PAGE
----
factor V Leiden mutation


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factor V Leiden mutation

An autosomal dominant mutation in coagulation factor V that is found in about 5% of all whites. It produces a hypercoagulable state as a result of inherited resistance to activated protein C. Clinically, it is found in many patients with deep venous thrombosis.
See also: mutation

factor V Leiden mutation

A mutation in the gene for the blood clotting factor V that leads to a type of increased clotting tendency known as activated protein C resistance (APC resistance). The mutation involves a CpG dinucleotide, a common location for a mutation. APC resistance from this cause is recognized as a cause of stroke in children but the mutation is often detected for the first time in people over 60 suffering a first episode of thrombosis. The mutation was discovered in the Thrombosis and Haemostasis Research Centre, University Hospital, Leiden, Netherlands.
References in periodicals archive ?
Activated protein C resistance and factor V Leiden mutation can be associated with first as well as secondtrimester recurrent pregnancy loss.
Approximately 95% of patients who are heterozygous for Factor V Leiden mutation at the chromosome R506Q demonstrate APC resistance.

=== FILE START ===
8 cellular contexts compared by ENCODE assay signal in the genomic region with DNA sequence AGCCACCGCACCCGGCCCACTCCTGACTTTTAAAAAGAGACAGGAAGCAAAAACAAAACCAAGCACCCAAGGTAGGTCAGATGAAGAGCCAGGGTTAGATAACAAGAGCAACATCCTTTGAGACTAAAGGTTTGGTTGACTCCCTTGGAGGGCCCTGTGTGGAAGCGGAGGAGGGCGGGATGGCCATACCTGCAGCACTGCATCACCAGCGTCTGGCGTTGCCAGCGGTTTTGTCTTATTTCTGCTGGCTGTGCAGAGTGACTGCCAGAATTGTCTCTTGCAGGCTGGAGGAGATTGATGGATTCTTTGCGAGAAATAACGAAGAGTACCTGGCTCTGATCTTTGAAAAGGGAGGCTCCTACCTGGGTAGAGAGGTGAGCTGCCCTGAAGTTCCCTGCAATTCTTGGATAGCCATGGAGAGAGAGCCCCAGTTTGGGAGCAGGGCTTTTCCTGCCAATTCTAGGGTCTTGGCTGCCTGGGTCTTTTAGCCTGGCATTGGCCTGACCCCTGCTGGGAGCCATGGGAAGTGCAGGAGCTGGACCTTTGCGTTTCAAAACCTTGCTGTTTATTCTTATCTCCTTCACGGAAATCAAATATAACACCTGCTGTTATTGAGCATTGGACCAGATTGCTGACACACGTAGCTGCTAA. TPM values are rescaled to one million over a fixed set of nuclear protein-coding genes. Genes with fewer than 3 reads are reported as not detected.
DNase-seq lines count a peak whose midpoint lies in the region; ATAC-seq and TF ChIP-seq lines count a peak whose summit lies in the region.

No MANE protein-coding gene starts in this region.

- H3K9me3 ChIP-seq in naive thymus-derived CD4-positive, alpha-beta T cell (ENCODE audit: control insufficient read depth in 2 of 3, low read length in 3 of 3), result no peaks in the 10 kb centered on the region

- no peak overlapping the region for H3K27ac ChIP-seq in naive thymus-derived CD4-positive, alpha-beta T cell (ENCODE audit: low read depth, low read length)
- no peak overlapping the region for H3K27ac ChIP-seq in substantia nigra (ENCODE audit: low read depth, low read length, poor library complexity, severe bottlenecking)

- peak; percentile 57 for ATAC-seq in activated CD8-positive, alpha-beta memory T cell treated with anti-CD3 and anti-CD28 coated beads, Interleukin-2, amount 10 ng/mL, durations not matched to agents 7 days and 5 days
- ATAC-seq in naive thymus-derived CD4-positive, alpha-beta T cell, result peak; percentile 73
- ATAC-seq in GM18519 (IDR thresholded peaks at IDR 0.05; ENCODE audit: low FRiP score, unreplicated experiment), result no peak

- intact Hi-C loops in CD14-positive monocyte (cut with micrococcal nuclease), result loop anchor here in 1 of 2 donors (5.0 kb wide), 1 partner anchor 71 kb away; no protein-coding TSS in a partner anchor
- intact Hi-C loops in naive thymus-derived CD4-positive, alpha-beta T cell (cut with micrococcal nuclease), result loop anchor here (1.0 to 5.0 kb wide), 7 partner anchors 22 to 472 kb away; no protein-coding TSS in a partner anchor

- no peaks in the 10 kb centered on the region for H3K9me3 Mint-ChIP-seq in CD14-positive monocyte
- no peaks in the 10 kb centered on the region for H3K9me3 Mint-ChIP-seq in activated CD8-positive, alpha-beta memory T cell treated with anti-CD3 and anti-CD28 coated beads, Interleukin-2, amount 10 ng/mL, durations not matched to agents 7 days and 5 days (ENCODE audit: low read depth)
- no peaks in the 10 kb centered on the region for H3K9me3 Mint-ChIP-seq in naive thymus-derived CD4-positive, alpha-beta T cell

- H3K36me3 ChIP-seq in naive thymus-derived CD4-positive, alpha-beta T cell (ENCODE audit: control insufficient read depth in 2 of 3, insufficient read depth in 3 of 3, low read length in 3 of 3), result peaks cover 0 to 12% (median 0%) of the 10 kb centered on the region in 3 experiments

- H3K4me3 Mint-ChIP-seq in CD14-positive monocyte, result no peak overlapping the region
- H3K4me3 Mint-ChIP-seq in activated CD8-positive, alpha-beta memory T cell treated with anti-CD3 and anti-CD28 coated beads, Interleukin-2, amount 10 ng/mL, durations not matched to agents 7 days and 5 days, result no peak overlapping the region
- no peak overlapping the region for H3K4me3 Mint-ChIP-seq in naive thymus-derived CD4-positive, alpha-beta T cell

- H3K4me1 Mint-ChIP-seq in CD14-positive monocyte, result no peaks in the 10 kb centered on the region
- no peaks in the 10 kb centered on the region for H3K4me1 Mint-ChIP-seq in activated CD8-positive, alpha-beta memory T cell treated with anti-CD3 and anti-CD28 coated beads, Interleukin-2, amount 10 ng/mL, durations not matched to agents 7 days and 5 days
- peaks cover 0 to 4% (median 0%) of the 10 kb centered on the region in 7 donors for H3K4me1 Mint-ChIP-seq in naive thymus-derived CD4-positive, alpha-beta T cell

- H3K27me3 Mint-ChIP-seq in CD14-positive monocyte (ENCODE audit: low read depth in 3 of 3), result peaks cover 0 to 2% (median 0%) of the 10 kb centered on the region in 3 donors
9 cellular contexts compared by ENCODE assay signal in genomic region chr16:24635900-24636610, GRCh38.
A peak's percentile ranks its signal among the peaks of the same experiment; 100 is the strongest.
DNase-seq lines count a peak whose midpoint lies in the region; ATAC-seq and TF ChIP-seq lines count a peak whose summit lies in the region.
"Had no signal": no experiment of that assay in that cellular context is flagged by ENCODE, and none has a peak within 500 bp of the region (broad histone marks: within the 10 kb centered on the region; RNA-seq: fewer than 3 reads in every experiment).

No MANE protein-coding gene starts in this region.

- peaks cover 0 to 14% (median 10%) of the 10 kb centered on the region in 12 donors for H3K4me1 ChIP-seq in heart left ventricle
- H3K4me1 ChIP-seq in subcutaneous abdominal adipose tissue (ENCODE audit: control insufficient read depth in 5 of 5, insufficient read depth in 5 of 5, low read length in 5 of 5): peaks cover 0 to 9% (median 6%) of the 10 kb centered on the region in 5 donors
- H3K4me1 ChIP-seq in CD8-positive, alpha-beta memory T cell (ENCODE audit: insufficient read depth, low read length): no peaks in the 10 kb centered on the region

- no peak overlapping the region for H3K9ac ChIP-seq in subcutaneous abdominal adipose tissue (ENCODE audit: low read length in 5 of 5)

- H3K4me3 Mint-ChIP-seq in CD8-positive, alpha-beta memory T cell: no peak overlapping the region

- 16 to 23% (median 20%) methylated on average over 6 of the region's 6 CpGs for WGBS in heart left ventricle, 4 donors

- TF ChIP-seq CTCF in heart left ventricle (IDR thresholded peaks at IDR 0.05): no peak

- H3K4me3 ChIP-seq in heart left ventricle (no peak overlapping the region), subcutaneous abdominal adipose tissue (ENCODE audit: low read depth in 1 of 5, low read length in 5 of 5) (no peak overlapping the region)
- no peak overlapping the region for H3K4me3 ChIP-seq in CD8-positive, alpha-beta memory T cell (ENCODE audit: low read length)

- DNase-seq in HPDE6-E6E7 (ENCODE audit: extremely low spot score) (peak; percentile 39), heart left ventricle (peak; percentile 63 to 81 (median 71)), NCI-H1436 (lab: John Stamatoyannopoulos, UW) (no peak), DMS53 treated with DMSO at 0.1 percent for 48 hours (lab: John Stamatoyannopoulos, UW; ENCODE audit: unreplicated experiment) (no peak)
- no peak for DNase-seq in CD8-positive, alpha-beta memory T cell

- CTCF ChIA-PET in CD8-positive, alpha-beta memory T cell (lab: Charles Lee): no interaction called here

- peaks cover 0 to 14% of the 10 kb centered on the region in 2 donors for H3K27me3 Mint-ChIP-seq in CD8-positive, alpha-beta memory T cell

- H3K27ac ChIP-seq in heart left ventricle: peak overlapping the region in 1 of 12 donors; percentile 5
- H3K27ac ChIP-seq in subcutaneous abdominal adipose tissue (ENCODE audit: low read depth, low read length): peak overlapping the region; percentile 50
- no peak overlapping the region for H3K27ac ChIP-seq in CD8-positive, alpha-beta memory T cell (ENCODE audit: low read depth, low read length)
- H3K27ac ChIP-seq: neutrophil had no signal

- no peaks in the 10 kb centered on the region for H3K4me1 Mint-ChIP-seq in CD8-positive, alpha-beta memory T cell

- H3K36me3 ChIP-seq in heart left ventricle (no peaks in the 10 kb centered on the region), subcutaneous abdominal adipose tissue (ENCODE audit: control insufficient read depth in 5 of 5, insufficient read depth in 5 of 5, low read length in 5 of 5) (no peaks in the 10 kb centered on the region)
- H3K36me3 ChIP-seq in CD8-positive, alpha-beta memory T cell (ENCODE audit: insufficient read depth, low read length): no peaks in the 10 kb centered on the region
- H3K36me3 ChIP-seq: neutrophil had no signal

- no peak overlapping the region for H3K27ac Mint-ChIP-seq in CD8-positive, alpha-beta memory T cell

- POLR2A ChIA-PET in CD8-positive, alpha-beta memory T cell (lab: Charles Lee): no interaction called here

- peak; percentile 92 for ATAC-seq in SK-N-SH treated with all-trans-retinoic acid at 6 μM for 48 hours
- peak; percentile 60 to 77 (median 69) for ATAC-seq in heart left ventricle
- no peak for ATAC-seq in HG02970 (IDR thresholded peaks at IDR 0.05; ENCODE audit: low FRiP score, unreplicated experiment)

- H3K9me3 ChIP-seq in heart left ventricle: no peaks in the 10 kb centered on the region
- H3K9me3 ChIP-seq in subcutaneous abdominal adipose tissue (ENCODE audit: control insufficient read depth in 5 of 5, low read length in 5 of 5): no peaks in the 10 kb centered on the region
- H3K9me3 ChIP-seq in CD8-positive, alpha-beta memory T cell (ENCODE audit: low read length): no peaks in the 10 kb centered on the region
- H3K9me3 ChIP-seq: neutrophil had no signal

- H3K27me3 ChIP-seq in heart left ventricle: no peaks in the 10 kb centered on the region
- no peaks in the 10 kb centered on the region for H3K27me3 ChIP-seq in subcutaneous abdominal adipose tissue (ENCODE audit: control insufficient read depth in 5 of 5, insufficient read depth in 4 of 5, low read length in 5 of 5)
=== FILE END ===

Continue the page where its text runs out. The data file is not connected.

Chen Y, Stanford MR, Wallace GR et al: Factor V Leiden mutation does not correlatewith retinalvascularocclusionin whitepatients with Behcet's disease.
Because of the above data, we considered that the cause of the massive deep vein thrombosis of our case was the combination of Factor V Leiden mutation and high aCL IgG and IgM levels.
Bertina and others (as cited by Maj or, 2000) reported that the factor V Leiden mutation is present in more than 95% of the individuals studied with APC resistance.
The known hereditary causes of thrombophilia include factor V Leiden mutation, APC resistance, protein S deficiency, protein C deficiency, antithrombin III, and prothrombin 20210GA mutation.
The factor V Leiden mutation may predispose women to severe preeclampsia.
The factor V Leiden mutation is present in 3% to 5% of the general white population in heterozygous form.
Conclusion: FVL mutation and Protein C and S are the leading causes of thrombophilia with strong association of Factor V Leiden mutation as risk for developing DVT.
Doing nothing is perilous in a woman of childbearing age carrying the factor V Leiden mutation because pregnancy is also a risk factor for VTE in these women, Dr.
The factor V Leiden mutation (1), which has a frequency of ~1% in Caucasian populations and accounts for most cases of (APC) resistance, makes factor V resistant to cleavage by APC.